Our advice for clinicians on the coronavirus is here.
If you are a member of the public looking for health advice, go to the NHS website. And if you are looking for the latest travel information, and advice about the government response to the outbreak, go to the gov.uk website.
Following the launch of the review of paediatric critical care and specialised surgery for children in October 2016, Dr Gale Pearson shares an important update on the progress so far.
Since the beginning of the year we have been working to identify and understand the issues facing paediatric critical care and specialised surgery in children in more detail so that improvements can be made for the benefit of patients. We held several engagement events between January and March 2017 – bringing clinicians and experts in paediatric critical care together to discuss the areas they see as the greatest challenge facing services and to get their ideas on how things could be improved. This has helped us to think about how a proposed new model of care could be developed in response to these issues, while also looking at existing data on paediatric critical care which highlights the pressures on critical care services.
We have just produced an analytical pack containing some of the review’s early work which examines why there is pressure on paediatric intensive care units. Over the next few months, we will also be looking at the data available on specialised surgery in children and aim to publish an analysis report on these findings. The pack uses data submitted to the Paediatric Intensive Care Audit Network (PICANet) by the 23 paediatric intensive care units in England. It focuses on level three (intensive care) units because of the completeness of the data available. Level one and two critical care does not have the same level of data available. Some of the key findings from the data suggest that:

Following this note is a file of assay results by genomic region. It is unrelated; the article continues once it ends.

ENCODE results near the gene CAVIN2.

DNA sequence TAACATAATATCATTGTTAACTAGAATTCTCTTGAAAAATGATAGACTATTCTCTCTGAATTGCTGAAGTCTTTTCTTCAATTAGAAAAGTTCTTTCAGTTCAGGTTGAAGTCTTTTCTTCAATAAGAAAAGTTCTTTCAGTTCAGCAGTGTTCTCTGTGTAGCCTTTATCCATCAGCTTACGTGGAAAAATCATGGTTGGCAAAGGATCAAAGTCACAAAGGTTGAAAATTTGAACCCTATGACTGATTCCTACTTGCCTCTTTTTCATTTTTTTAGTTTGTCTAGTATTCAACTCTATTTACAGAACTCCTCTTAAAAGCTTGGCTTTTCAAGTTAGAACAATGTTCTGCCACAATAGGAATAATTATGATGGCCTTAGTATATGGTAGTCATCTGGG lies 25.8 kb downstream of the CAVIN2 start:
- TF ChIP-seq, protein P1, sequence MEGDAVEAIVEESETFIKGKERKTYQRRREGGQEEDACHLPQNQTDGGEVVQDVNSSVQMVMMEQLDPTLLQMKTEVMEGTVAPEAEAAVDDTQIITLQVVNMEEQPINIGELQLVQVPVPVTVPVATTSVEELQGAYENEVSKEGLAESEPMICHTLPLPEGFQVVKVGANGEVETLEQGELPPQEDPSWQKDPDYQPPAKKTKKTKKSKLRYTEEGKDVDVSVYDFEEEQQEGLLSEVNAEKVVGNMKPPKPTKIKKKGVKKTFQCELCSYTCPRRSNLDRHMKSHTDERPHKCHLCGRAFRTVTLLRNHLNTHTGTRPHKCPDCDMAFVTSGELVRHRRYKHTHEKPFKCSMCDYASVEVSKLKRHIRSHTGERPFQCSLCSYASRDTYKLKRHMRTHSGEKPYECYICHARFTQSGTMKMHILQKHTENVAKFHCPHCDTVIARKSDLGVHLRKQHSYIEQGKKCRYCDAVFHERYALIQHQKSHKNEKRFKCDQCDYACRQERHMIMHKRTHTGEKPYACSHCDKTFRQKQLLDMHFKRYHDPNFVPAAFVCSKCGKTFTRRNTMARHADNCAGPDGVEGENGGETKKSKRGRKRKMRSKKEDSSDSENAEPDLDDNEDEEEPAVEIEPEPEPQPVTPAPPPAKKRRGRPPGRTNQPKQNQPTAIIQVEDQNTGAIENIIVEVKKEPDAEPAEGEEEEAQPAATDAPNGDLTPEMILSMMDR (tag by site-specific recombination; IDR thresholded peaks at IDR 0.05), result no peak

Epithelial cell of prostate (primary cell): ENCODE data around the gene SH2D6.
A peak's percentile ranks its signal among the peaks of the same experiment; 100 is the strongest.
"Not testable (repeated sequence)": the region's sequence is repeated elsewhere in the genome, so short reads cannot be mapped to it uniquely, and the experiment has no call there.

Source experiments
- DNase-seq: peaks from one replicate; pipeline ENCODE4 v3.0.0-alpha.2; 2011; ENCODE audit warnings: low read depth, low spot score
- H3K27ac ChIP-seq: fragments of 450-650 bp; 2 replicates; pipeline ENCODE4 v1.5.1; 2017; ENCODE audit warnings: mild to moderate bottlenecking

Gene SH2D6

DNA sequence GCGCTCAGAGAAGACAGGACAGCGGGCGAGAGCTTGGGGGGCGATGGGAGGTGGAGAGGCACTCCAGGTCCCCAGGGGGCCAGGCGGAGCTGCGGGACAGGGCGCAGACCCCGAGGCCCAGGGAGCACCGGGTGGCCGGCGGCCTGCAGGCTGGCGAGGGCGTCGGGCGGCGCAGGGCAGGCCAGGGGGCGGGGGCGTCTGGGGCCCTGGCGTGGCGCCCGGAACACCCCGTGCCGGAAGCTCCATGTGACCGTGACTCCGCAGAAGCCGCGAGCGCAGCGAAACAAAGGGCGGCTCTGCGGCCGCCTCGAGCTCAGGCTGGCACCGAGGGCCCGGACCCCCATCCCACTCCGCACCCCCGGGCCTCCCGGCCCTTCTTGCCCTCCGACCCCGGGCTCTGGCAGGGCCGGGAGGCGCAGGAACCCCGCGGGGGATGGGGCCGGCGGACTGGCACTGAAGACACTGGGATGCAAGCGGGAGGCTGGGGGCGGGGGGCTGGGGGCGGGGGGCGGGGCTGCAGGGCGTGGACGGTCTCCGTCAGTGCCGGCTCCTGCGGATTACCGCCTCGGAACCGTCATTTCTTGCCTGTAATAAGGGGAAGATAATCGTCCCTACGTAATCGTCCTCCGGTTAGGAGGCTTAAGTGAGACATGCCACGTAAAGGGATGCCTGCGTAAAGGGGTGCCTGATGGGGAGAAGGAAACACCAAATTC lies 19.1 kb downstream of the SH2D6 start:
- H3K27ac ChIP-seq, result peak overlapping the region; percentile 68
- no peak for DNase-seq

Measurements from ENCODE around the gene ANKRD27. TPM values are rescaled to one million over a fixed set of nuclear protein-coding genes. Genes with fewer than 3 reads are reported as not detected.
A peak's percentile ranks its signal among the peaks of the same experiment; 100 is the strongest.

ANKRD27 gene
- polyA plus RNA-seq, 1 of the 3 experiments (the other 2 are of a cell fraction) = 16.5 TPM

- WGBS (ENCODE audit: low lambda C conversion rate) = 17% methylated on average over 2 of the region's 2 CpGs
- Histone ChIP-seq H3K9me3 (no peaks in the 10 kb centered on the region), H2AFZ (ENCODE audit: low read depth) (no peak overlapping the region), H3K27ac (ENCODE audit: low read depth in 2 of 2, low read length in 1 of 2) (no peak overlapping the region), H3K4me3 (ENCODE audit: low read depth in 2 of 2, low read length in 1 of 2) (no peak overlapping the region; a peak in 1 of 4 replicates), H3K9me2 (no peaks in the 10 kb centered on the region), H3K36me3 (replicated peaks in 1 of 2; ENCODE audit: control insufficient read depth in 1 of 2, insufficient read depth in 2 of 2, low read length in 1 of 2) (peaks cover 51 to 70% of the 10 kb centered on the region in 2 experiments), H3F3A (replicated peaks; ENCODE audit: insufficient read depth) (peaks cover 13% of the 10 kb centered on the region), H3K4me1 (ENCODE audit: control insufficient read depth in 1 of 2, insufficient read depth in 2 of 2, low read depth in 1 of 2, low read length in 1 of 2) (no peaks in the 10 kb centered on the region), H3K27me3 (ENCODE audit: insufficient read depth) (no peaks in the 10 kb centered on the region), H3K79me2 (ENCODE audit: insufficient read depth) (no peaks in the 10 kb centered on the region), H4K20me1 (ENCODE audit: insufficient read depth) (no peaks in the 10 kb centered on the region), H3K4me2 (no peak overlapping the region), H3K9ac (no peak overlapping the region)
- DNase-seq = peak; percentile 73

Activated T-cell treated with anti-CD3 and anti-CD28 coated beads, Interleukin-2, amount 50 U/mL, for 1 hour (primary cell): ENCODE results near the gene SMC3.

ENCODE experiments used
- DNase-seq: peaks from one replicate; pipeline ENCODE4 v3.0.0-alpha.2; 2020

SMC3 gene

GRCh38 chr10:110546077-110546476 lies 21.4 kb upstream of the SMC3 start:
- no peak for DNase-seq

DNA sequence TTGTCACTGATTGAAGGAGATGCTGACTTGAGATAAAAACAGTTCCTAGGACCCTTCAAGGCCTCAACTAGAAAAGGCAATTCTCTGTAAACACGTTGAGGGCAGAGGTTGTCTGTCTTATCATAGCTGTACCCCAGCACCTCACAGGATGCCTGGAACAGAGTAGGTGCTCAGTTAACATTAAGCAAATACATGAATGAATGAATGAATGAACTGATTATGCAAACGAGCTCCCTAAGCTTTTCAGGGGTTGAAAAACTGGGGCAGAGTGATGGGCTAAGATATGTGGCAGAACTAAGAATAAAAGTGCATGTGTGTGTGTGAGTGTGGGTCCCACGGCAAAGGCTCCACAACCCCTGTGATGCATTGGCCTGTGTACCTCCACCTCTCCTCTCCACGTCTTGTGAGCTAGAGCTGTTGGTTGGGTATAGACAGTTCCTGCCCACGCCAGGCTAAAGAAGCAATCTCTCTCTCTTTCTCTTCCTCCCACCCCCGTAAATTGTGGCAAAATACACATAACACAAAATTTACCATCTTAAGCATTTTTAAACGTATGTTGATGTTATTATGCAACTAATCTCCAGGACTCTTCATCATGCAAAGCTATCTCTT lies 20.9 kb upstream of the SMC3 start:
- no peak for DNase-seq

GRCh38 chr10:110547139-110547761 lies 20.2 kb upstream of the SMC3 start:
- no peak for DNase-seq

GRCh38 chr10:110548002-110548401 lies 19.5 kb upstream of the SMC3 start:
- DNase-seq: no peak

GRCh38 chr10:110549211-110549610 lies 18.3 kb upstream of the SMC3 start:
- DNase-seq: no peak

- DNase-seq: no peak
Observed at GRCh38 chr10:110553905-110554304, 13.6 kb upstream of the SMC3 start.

- Demand for paediatric critical care services is changing, with relatively stable admission numbers but increasing average length of stay
- There are seasonal peaks in demand for beds and emergency transport services, particularly during November and December, which are largely driven by unplanned respiratory admissions from children under one year of age.
- A small number of children account for a large proportion of resources. The data shows that 10% of children admitted to paediatric intensive care units (PICU) use more than half of the resources.
- Most of the increased demand seen over recent years has been for basic levels of intensive care. Units also vary in their rates of ventilation (artificial breathing), which may suggest differences in admissions criteria as well as variation in case mix
Through reviewing the results of this data, there are several things that we now know and will take into account as the review progresses. These are:
- Some children may be able to move out of PICUs into more appropriate settings, if the right skills and resources are available, to enable care to be delivered outside of intensive care;
- These settings may be a better environment for children and may be closer to the child’s home; and
- We need to think about how a proposed new model of care could be developed in response to these issues.
The data and analysis in this pack will be used as the review develops its proposals for a future model of care and tests its emerging thinking with a wide range of stakeholders, including NHS England and CCG commissioners, providers, clinicians and patients and their parents and carers. This will include discussions about the best way to deliver extracorporeal membrane oxygenation in future.
We would really welcome your comments and feedback on the analytical pack. They can be sent to email@example.com and will be taken into account when decisions are taken as the review reaches its conclusions. You can also use this email address to ask to be kept informed in the review’s developments, or alternatively please visit our website for more information on opportunities to get involved.